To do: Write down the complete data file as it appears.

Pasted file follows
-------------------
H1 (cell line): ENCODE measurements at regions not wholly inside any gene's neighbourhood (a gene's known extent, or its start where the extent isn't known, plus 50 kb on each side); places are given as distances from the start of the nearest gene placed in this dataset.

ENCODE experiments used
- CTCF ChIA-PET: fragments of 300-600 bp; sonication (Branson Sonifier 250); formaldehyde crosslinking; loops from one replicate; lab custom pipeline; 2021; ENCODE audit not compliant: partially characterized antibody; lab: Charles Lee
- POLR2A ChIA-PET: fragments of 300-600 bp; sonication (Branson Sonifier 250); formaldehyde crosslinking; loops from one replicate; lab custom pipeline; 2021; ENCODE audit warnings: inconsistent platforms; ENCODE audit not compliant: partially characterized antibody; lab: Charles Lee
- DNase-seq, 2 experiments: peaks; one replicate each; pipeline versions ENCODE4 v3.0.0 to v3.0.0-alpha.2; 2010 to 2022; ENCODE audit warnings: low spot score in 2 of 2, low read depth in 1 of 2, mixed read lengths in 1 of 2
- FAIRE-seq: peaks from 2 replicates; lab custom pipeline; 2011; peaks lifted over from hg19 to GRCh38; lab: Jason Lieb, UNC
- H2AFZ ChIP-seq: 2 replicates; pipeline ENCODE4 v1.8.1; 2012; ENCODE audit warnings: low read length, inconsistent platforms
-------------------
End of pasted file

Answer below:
H1 (cell line): ENCODE measurements at regions not wholly inside any gene's neighbourhood (a gene's known extent, or its start where the extent isn't known, plus 50 kb on each side); places are given as distances from the start of the nearest gene placed in this dataset.

ENCODE experiments used
- CTCF ChIA-PET: fragments of 300-600 bp; sonication (Branson Sonifier 250); formaldehyde crosslinking; loops from one replicate; lab custom pipeline; 2021; ENCODE audit not compliant: partially characterized antibody; lab: Charles Lee
- POLR2A ChIA-PET: fragments of 300-600 bp; sonication (Branson Sonifier 250); formaldehyde crosslinking; loops from one replicate; lab custom pipeline; 2021; ENCODE audit warnings: inconsistent platforms; ENCODE audit not compliant: partially characterized antibody; lab: Charles Lee
- DNase-seq, 2 experiments: peaks; one replicate each; pipeline versions ENCODE4 v3.0.0 to v3.0.0-alpha.2; 2010 to 2022; ENCODE audit warnings: low spot score in 2 of 2, low read depth in 1 of 2, mixed read lengths in 1 of 2
- FAIRE-seq: peaks from 2 replicates; lab custom pipeline; 2011; peaks lifted over from hg19 to GRCh38; lab: Jason Lieb, UNC
- H2AFZ ChIP-seq: 2 replicates; pipeline ENCODE4 v1.8.1; 2012; ENCODE audit warnings: low read length, inconsistent platforms